Tuesday, December 21, 2010

You Owe the Fed $312,606.56; Net is Still Neutral; NJ vs. BofA

As Wall Street slowly wends its way to a year end with a blow-off topping Santa Rally, a few news items - that you won't get on CNBC, promise - were worth noting.

First, the Federal Reserve bought another $9.5 billion in Treasuries today, bringing their total to over $1 Trillion, or, for those who like lots of zeroes, $1,000,341,000,000. The Fed passed China as the largest holder of US government debt a few weeks ago, and now has surpassed the magic $1 Trillion mark, making everybody in the country indebted to the Federal Reserve (well, if you believe we are the government and thus responsible for their debt) to the tune of $312,606.56, roughly speaking.

So, rube, pay up!

The second of the day's big issues was the proposed FCC rules on Net Neutrality, or how the government will allow the big media companies to slice up the internet. What the FCC board did was pass, by a 3-2 vote, new rules, which are essentially the same as the old rules, except that they didn't publish them (rumored to be 100 pages long) and they don't apply to wireless services (phones, iPads, etc.). So, really, what they did isn't really news at all, but might be some day, like when the FCC gets sued again because most people don't believe they have the authority to regulate the internet at all. Larry Downes' guest column on Cnet has most of the dirt.

Our third newsy item is really juicy, however. It appears that some judges in New Jersey's Supreme Court haven't taken kindly to being abused and hoodwinked by some of the nation's largest banks.

The court has ordered a halt to all foreclosure proceedings in the state and has given the largest lenders, Bank of America, JP Morgan Chase, Citigroup, GMAC, Wells-Fargo and OneWest, until the 19th of January, 2011, to “show cause why the processing of uncontested residential foreclosure matters they have filed should not be suspended.”

Apparently, the judges are not convinced that the robo-signing and other frauds perpetrated on the state's courts were mere technicalities and wants the full mea culpa from the banks along with admissions of guilt. This really puts the banks in a tough spot, because they have to honestly and steadfastly assert their positions, which are largely lies and falsehoods about their fatally-flawed foreclosure practices.

Should they fail to convince the justices, they'll face a very long uphill road to ever be heard without prejudice in New Jersey courts. This also opens up the possibility that hundreds of thousands of flawed - and already settled - foreclosures could be reopened if New Jersey's stand becomes a precedent, not only in the state, but across the country.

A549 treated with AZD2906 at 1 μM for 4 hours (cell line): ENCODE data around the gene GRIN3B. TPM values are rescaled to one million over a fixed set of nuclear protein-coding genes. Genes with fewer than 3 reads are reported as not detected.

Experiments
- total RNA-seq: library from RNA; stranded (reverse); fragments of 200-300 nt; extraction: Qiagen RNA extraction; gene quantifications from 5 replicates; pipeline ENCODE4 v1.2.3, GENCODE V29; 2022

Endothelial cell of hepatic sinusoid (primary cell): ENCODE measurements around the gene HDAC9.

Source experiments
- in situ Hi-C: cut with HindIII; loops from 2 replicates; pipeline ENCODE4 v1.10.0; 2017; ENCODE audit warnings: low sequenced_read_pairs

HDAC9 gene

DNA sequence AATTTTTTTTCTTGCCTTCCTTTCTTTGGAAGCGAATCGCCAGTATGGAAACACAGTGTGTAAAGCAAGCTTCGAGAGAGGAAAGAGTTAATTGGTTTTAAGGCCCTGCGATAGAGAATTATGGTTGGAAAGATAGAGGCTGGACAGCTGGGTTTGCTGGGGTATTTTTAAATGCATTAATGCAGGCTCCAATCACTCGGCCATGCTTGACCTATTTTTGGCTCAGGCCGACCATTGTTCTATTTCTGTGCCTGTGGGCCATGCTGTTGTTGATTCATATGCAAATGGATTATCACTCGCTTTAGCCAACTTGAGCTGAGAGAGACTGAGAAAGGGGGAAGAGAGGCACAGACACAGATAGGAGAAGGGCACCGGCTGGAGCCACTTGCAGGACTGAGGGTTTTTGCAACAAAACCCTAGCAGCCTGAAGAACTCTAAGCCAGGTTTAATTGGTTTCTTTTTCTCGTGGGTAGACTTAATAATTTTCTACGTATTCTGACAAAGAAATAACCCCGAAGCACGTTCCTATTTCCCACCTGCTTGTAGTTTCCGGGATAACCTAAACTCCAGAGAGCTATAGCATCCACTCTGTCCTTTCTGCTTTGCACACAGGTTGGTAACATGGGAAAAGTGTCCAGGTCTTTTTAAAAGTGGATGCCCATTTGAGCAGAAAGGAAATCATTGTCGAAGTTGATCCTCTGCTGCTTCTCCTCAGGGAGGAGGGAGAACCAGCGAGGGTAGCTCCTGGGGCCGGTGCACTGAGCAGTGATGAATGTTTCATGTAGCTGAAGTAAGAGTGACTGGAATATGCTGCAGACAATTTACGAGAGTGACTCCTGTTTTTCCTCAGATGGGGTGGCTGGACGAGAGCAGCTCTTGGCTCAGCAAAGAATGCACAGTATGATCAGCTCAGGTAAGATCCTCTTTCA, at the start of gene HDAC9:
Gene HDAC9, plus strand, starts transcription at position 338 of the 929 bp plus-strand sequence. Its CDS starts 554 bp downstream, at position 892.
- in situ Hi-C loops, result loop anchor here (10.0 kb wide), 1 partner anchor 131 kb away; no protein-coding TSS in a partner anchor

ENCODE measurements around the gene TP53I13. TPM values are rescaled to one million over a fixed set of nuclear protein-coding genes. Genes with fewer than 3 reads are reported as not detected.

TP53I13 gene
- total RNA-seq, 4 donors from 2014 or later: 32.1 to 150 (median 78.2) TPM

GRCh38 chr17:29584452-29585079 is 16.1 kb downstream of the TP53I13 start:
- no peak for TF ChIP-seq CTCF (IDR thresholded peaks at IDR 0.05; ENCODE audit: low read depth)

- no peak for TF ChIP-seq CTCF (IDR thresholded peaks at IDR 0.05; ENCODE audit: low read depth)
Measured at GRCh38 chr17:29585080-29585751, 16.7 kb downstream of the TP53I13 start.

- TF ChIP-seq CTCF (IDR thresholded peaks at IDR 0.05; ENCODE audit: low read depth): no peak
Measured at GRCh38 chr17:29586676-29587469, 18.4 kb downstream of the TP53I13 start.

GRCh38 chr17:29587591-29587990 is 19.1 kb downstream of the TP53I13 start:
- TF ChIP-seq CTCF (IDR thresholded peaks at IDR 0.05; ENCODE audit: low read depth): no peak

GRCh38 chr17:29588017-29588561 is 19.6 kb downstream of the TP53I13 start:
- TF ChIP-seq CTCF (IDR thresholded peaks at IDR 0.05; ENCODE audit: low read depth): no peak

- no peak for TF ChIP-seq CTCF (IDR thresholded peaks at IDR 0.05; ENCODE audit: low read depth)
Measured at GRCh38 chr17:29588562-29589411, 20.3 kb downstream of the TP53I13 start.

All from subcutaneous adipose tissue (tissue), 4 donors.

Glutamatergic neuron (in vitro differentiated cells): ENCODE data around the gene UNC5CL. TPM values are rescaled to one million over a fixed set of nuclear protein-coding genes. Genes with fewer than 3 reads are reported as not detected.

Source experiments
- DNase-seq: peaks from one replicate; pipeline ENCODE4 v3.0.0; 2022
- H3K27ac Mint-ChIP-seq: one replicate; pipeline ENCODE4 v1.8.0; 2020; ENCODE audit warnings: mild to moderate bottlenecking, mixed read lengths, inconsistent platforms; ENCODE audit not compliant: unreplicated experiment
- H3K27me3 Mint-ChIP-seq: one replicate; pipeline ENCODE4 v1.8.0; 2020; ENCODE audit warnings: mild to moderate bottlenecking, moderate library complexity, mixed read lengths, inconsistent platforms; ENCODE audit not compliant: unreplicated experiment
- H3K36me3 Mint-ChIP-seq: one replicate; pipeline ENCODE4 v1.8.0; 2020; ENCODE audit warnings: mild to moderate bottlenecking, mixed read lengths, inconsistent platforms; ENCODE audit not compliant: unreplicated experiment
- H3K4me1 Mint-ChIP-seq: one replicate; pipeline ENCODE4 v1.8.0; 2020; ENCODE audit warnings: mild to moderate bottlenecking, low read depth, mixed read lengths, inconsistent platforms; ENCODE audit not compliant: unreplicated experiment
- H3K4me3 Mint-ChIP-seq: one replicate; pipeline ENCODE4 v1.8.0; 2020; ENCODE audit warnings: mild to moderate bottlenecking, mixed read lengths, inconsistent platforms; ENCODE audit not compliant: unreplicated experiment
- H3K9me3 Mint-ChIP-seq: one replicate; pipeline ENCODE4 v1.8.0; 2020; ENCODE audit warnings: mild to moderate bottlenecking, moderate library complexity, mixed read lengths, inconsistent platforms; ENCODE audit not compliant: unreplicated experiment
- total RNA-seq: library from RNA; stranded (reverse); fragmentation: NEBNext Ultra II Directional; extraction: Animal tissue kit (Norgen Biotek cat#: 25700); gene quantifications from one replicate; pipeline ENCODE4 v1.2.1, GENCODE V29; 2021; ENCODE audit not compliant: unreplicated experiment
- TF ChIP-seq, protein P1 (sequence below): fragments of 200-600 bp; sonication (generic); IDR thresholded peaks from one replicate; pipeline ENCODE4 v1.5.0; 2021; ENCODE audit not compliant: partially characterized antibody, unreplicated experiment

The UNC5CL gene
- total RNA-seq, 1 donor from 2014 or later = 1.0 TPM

Get ready for round two of fraudclosure-gate, or whatever they're calling it these days. In a similar vein, the 50 state Attorneys General investigating the foreclosure practices of the biggest banks, have said nothing since rumor broke three weeks ago that they were nearing a settlement with the offending and offensive banks, thus making the current rumor that all deals are off the table, especially since the states of Nevada and Arizona have separately sued Bank of America and Iowa AG Tom Miller, who heads the 50 states' AG investigation, has, together with the US Attorneys office, formed the Iowa Mortgage Fraud Working Group.

The Working Group will "identify and investigate targets for criminal prosecution" and, on the federal level, "will utilize the investigative expertise of agencies such as the Federal Bureau of Investigation (FBI) and U.S. Department of Housing & Urban Development--Office of Inspector General (HUD-OIG). Other federal agencies that may participate in the working group include the Secret Service, Internal Revenue Service, United States Postal Inspection Service, and Social Security Administration."

Ouch, double ouch and triple ouch! Of course, Julian Assange, the operator of WikiLeaks, also contends that he has information that could bring down executives from a major bank, widely assumed to be none other than Bank of America, which, from all appearances, may be in need of a bigger bandage. The bank is currently involved in no less than 35 major lawsuits, most stemming from their mortgage business.

The question then arises, why are people buying Bank of America (BAC) stock, or, the shares of any of the big banks embroiled in the mortgage business, like JP Morgan Chase (JPM), Wells-Fargo (WFC) or Citi (C)?

One would assume, with all of the aforementioned issues, that investors would shun these stocks, yet the reality is that they have been leading the December rally. Since November 30, Bank of America is up 15%; JP Morgan up more than 9% and Wells-Fargo and Citigroup are both up 13%. Either the investor class is being sold a phony bill of goods (wouldn't surprise anybody) or they know something most of the casual-viewing public don't.

They were all up better than two per cent today, leading a broad-based rally.

Dow 11,533.16, +55.03 (0.48%)
NASDAQ 2,667.61, +18.05 (0.68%)
S&P 500 1,254.60, +7.52 (0.60%)
NYSE Composite 7,906.10, +59.14 (0.75%)

Advancing issues trampled decliners, 4680-1871. NASDAQ new highs were 213, to 26 new lows. On the NYSE, new highs led new lows, 257-34. Of course, all of this movement was on dismally-low volume levels.

NASDAQ Volume 1,680,521,625.00
NYSE Volume 3,925,677,000

Oil pushed higher by 45 cents, reaching $89.82. Gold was held in check, losing 30 cents, to $1385.50, while silver posted a two-cent gain, to $29.37. Copper reached an all-time high of $4.3626 per pound, making pennies minted between 1909 and 1982 worth $0.28, nearly triple their face value.

Time to break out the kid's piggy bank?

No comments: